Despite Creedence’s fearsome productivity rate – “Willy And The Poor Boys” was their third album of 1969 – there’s absolutely no discernible dip in quality here. Cynical minds might point to a slim running time padded out with covers and instrumentals, but that would cruelly ignore just how well  Creedence’s albums worked as albums, rather than merely being disparate collections of songs rounded up to satisfy contractual obligations.

“Willy And The Poor Boys” opens optimistically with the busking feelgood factor of “Down On The Corner”, the rip-snorting rock ‘n’ roll space oddity “It Came Out Of The Sky” and the rose-tinted nostalgia of “Cotton Fields” (although The Beach Boys got to that one first, admittedly). In a glorious metatextual self-referential “Sgt. Pepper” moment the cover photo and the titular ensemble namedropped in “Down On The Corner” all come together on “Poorboy Shuffle”, but as it pans off to the right the steady percussive thump of “Feelin’ Blue” rolls in from the left like a gathering storm, and the mood darkens considerably. It’s almost as though the album sheds its blinkers at that point, preparing to confront the politically and socially charged times that surrounded it.  It’s a side of the band that rarely seemed to make it to compilations or the radio…aside from the following “Fortunate Son”, of course, an astonishing, accusatory 140 seconds dominated by John Fogerty’s throat-shredding vocals, which might just leave you wondering why Creedence’s influence on punk hasn’t been more frequently cited. “Don’t Look Now” is a Guthrie-esque workingman’s choogle, a sparse but pointed sermon. Possibly the finest moment in album crammed with competition, though, is the closing six-and-a-half minute “Effigy”. It almost feels like stumbling upon a previously unheard Neil Young song of “Southern Man” potency; magnificent, chilling and sulphurous.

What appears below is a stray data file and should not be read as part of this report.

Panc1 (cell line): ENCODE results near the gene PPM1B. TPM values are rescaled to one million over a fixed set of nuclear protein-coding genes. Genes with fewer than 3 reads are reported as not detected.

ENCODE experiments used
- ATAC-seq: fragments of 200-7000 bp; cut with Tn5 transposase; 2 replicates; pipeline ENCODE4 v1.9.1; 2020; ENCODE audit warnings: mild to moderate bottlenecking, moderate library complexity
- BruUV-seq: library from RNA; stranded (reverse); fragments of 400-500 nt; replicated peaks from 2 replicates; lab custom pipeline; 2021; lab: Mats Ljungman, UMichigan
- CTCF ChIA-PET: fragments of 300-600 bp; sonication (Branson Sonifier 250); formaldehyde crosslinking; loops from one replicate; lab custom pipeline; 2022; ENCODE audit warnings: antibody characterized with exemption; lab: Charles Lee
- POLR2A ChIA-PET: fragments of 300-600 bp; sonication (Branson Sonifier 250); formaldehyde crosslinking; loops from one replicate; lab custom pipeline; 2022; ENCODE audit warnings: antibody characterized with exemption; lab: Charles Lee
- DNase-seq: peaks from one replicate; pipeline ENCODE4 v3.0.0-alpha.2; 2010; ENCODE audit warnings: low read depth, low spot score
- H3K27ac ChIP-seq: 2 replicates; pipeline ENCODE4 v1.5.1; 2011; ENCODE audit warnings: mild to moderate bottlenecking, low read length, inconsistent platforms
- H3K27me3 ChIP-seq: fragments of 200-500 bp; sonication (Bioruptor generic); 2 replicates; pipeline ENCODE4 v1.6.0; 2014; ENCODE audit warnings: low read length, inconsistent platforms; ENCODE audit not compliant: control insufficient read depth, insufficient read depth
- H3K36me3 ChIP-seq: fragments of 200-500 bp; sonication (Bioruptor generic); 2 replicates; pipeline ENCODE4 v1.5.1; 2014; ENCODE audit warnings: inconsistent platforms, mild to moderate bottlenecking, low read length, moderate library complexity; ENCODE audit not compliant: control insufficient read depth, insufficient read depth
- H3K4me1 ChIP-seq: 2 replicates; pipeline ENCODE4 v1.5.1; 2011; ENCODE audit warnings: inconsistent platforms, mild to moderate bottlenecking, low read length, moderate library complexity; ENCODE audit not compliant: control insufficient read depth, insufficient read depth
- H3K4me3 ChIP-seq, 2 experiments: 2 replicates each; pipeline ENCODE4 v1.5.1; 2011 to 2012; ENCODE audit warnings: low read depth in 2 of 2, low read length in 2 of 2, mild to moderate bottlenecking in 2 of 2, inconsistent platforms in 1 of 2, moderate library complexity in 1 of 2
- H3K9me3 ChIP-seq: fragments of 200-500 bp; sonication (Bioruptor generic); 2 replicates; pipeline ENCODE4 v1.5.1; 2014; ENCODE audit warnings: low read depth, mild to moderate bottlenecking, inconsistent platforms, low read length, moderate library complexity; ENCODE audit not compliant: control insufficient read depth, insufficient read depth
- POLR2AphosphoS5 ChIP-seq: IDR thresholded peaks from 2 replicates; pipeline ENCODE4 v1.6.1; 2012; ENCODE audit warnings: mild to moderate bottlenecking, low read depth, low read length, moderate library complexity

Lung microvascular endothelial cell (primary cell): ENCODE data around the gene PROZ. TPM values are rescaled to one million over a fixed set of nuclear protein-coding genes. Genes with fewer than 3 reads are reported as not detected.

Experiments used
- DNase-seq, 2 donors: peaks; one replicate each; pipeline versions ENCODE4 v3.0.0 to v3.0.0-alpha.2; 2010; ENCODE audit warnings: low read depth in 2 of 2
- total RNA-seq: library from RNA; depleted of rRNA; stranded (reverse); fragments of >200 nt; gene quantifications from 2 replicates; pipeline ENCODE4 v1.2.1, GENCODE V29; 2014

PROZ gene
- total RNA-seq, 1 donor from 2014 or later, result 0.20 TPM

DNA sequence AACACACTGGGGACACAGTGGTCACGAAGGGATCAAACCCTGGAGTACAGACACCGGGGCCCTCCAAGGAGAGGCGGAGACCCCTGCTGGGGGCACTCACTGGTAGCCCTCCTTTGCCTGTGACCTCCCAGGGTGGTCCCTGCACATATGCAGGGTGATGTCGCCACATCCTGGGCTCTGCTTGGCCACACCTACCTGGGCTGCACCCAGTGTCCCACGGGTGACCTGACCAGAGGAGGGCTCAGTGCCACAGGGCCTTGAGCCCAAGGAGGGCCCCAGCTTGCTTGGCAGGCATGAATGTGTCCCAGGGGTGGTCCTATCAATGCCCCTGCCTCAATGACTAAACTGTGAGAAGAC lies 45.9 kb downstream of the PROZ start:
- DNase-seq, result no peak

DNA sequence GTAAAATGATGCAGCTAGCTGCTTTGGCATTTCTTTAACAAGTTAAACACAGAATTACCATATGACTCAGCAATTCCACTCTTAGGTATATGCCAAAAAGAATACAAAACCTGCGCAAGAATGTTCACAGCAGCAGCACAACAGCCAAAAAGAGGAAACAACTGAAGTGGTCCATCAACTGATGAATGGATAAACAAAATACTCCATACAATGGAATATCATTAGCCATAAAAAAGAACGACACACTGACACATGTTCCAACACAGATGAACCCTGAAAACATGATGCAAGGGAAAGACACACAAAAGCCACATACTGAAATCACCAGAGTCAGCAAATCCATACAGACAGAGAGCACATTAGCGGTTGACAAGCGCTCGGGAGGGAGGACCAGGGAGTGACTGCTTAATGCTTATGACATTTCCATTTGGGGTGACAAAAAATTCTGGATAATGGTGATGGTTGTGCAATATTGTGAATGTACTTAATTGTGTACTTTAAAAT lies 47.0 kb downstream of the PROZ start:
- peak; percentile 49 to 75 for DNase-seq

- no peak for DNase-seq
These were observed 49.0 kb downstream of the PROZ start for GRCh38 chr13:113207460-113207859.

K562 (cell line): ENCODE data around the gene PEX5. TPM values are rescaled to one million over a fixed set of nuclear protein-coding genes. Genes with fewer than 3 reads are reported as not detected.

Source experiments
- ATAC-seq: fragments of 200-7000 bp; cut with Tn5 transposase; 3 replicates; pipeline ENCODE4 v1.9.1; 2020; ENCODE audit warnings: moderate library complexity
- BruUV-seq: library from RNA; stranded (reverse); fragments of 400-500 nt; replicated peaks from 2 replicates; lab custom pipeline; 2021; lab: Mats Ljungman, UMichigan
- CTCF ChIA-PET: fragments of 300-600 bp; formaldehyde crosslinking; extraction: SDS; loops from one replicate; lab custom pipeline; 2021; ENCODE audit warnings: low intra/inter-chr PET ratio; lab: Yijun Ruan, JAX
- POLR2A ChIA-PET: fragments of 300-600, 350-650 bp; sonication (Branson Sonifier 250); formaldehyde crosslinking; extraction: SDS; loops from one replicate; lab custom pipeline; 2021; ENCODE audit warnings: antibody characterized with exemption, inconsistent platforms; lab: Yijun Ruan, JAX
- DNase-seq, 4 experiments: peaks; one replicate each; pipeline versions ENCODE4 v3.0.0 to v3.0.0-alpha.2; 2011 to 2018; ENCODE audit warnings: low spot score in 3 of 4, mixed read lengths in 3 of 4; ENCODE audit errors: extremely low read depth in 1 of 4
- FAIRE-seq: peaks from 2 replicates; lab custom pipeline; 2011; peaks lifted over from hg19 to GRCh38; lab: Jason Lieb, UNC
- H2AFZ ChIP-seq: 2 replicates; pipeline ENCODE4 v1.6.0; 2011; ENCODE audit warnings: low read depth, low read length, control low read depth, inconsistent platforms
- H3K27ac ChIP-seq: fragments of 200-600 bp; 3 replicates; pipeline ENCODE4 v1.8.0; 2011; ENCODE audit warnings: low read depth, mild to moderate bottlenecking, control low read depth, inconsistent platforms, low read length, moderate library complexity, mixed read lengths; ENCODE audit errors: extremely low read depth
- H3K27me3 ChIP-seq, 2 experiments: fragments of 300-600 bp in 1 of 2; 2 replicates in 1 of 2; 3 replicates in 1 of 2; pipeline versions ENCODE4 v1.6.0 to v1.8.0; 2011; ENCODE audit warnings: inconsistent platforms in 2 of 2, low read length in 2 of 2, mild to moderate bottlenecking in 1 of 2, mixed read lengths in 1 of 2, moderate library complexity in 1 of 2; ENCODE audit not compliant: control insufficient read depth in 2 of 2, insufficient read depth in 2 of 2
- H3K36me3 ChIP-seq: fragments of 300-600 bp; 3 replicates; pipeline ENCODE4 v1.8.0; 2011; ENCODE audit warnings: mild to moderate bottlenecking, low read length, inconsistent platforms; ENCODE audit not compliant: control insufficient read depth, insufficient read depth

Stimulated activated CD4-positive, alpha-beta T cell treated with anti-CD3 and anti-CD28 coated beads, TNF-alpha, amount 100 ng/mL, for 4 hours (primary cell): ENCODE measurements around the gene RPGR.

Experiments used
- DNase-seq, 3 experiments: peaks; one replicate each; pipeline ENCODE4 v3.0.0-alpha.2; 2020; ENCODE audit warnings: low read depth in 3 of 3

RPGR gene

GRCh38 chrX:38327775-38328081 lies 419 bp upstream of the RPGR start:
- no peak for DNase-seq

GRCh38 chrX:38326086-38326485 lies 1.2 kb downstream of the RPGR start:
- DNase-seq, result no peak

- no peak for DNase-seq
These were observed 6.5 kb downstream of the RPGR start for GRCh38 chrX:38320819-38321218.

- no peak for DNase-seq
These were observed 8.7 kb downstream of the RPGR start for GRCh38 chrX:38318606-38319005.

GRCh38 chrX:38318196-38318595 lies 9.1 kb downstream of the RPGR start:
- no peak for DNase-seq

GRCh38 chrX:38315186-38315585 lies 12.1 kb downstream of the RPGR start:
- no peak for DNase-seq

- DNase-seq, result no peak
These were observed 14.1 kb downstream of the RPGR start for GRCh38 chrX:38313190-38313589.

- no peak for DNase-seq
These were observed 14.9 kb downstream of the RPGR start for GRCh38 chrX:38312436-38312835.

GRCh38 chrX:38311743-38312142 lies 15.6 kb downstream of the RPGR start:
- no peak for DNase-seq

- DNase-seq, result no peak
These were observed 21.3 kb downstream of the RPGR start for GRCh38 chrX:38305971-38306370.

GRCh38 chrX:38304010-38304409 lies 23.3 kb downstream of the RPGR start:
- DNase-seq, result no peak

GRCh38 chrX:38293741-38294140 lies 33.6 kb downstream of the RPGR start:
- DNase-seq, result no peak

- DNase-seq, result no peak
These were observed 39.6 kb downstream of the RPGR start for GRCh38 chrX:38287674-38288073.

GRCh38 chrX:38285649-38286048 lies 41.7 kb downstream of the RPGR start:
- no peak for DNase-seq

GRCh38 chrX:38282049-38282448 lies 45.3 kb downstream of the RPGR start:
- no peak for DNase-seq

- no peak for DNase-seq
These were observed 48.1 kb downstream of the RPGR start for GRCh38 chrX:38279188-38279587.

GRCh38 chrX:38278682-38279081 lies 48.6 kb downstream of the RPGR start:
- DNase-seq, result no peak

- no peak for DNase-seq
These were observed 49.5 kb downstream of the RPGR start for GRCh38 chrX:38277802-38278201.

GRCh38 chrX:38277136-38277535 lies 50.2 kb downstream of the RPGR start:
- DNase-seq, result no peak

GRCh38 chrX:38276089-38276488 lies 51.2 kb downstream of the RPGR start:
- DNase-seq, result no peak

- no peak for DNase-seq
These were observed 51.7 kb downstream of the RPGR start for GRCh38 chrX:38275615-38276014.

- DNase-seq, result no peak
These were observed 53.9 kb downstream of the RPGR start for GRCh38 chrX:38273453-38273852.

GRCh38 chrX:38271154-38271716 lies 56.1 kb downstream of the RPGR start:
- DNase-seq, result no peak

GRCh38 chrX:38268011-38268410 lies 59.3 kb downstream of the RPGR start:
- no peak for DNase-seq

The current vinyl issue of “Willy And The Poor Boys” has been sensitively mastered to heavyweight vinyl and wrapped in authentically vintage packaging, right down to the design of the labels. It also sounds absolutely ravishing in its crunchy, chunky analogue loveliness.


Although rarely reluctant to proclaim his own genius, could it be possible that John Fogerty is underrated by everybody except himself? Listening to another excellent Creedence Clearwater Revival reissue, it’s a tempting conclusion. Their third album, “Green River” crackles with rock ‘n’ roll vitality, even if it burns itself out in less than 30 minutes.

The title track and “Commotion” are brief, brilliant and blistering, “Tombstone Shadow” bluff, bluesy and unstoppable, “Sinister Purpose” appropriately threatening. “Bad Moon Rising” is perhaps the textbook definition of the art of choogle, sounding like Johnny Cash’s Sun recordings fortified against the crash and burn fallout of the hippie dream. As with the album’s successor, “Willy And The Poor Boys”, it’s the moments that haven’t been relentlessly plundered for compilation duty that are the most magical, top honours here being taken by the shoulder-shrugging melancholia of “Wrote A Song For Everyone”.

 Lovingly mastered and carefully pressed on heavyweight vinyl, the music practically floods out from this wonderful record. The labels promise “Full Radial Stereo”, and I do believe I get it.